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focus on finding people without power and making sure they have ice for coolers and making sure they have water to drink and they are taking advantage of cooling centers that are set up all across states that are still impacted. that's the biggest challenge we're dealing with right now is just the heat and the impact that that has on folks on the fourth of july. >> lieutenant governor bill bolling, good luck, you have your hands full there in virginia. we appreciate you calling in early this morning. appalachian power, they are bringing in thousands of extra workers from as far as nebraska to try to fix the problem. they estimate power will be restored to 95% of the people by sunday night. but some say, look, that's not good enough. still, take a look at the people who have been waiting in line, five hours in line. just to buy generators at a store that hasn't even had its grand opening yet. charles patton of appalachian
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power. good morning to you. you're calling this a major historical disaster. but as far as power restoration, where do you stand right now? >> initially at the peak of the storm, we had approximately 336,000 customers out here in west virginia and that number is now down to 187,000. >> down to 187. in the d.c. area, pepco, one of the main utility company, very much so, bearing the brunt of the blame. system is not efficient, systems haven't been overhauled. in west virginia and virginia, you all are faring better it was compared to the 2009 blizzard. i understand the systems were overhauled. do you see an improvement from '09? >> actually, this storm was twice the damage of the '09
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storm. >> twice? >> yes, the '09 storm across our system, we had 222,000 outages for this storm, 570,000 outages across our entire system. and if you look at it over the first 48 hours, we were actually a little bit quicker on the last storm with restoration. but that was largely because of the ability to stage crews. we knew that storm was coming. this storm, however was a surprise to most people. >> you have neighbors states normally can come in and help you, contracted utility workers bearing the brunt as well. it took long are to get states farther away. we'll talk to the governor along with the national guard is working on this big food drive. it's such an issue in west virginia. so my question to you, with folks out of food and very rural parts of the state, how do you prioritize service? >> well, first of all, we look at critical care.
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we look at hospitals. we look at water and waste water facilities so we can make sure that our customers in this region do have water, potable water. and then what we try to do is get the biggest bang for our buck, meaning we try to get as many customers on as we can with the next operation that we undertake. >> the last big storm, i understand that the rate payers did have to absorb $18 million in damage over the course of some eight years or so. people are wondering now, charles, will appalachian customers be bearing the brunt financially speaking this time around as well? >> yes, in rate making, when you have unusual situations like this one that are unexpected, those dollars, those costs are not factored into the rates that we charge. so we typically go back with the
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oversight of the commission as well as all of the other stake holders and determine what the appropriate amount is to make the company whole. >> charles patton. >> i'm sure you've gotten frustrating phone calls. i appreciate you working on this holiday. thank you. and people across the country are dealing with the fallout from the storms from days ago, the heat this morning, there is a new threat of thunderstorms, let's go to alexandra steele in for rob this morning. i'm afraid to ask about these storms, when and where? >> well, there's really not a huge threat. no severe weather expected today on the whole around the country. no one on in july fourth, many people off, will have a washout. the first thing you know, where are we really seeing the worst of it in terms of power outages and intense heat, in washington and maryland and virginia not going to see a break from the heat, between 95 and 100 today.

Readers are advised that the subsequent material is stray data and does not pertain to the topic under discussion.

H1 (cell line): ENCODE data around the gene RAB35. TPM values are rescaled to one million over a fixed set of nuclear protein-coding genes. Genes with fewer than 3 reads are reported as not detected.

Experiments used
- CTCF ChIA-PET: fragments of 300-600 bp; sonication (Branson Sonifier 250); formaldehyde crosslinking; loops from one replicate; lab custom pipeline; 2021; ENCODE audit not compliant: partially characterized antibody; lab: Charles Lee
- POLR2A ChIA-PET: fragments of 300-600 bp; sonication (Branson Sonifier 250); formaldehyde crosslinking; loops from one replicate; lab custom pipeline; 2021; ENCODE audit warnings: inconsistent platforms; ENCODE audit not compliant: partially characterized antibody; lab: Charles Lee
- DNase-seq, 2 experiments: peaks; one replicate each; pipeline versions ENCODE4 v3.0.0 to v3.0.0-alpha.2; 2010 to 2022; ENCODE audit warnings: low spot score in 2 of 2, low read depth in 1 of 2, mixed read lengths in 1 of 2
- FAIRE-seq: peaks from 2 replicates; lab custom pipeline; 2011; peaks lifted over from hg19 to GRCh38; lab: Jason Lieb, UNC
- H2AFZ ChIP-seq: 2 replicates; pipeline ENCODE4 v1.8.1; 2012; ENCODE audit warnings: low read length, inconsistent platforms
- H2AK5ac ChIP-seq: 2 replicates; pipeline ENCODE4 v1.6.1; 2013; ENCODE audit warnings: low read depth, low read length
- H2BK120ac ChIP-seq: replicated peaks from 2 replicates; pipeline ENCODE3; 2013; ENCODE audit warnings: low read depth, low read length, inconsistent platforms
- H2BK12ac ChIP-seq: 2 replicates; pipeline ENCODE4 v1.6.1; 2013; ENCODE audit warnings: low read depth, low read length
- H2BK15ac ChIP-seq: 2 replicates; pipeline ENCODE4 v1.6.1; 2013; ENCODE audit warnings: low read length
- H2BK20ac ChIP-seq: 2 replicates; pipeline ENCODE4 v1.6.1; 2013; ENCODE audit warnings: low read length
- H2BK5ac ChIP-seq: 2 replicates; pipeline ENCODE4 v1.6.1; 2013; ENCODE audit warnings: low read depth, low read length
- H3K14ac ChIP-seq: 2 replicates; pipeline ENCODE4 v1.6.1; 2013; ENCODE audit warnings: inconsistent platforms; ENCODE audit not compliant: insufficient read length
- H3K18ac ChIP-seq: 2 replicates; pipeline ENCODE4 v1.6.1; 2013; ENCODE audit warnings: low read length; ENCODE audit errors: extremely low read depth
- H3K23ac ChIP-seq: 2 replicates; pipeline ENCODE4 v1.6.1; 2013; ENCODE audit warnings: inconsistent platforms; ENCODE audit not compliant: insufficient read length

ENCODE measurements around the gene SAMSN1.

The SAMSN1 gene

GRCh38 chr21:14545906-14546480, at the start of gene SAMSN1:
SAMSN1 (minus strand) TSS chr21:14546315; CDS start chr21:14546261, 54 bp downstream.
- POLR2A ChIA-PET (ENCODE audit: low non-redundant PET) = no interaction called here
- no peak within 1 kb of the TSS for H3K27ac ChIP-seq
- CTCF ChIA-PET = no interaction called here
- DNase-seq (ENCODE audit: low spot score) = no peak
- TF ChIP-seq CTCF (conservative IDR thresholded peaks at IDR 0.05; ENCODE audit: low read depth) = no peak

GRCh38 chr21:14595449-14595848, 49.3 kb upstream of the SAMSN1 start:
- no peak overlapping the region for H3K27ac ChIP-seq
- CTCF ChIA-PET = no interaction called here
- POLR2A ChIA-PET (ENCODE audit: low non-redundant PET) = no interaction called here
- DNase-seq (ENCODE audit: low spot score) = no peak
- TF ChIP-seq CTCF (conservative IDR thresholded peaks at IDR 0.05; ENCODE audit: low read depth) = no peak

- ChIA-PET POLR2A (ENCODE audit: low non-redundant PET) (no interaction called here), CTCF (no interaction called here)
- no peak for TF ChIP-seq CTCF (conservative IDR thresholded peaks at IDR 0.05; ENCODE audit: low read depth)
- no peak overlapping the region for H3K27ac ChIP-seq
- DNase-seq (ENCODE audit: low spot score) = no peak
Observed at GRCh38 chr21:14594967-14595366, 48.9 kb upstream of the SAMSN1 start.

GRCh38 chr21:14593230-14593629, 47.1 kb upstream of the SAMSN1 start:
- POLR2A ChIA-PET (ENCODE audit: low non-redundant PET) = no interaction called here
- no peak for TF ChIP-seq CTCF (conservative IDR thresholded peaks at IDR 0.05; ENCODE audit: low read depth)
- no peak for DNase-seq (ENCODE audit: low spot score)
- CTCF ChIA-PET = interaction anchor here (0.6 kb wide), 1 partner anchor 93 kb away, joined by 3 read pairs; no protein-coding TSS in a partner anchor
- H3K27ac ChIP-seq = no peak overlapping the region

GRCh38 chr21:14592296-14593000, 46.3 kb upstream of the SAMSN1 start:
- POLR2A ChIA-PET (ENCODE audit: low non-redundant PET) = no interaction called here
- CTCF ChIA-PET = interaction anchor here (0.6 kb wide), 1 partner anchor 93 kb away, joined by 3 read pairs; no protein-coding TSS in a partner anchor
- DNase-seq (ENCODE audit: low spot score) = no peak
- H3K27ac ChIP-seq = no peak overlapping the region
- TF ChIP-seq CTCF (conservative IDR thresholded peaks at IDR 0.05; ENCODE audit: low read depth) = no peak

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no real break until the weekend. in terms of temperatures, 102 in places like kansas city, that's really where the intense heat is. we're looking at -- what brook was referring to, some thunderstorms, there's a lot of moisture in the air, much more so. so it actually for especially people on the eastern seaboard, it's so much more humid, the dew point is just off the charts high. so a lot more humid than it's about although temperatures aren't as hot as they are. in the morning in the northeast, we'll see some showers. then we'll see a break in the afternoon. southeast, a dry start. isolated showers developing in the afternoon. it looks like a lot of these places really will get the fireworks in. things looking good in washington, atlanta, memphis, hot for sure but firework potential is on. it looks like more of a bang than a bust around 9:00 when we see the fireworks begin. >> alexandra, thank, happy fourth of july to you. to poppy harlow now. >> good morning, great to have
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you in new york. take a look at this, heartbreaking video of an entire neighborhood going up in flames in colorado springs, sparks and flames jumping from roof to roof, firefighters forced to make tough decisions about which homes to save and which homes will have to burn with high winds keeping them on their toes frm the waldo canyon fire is 70% contained. it is good news but destroyed 350 homes damaged topping $110 million. and the jetblue pilot who was arrested for a wild tirade during a flight in march deemed insane. a judge ruling that 49-year-old clayton osbon is not guilty by reason of insanity. he suffers from a very sear mental illness that impairs his ability to understand his actions. he was subdued after a co-pilot looked him out of the cockpit. an emergency situation,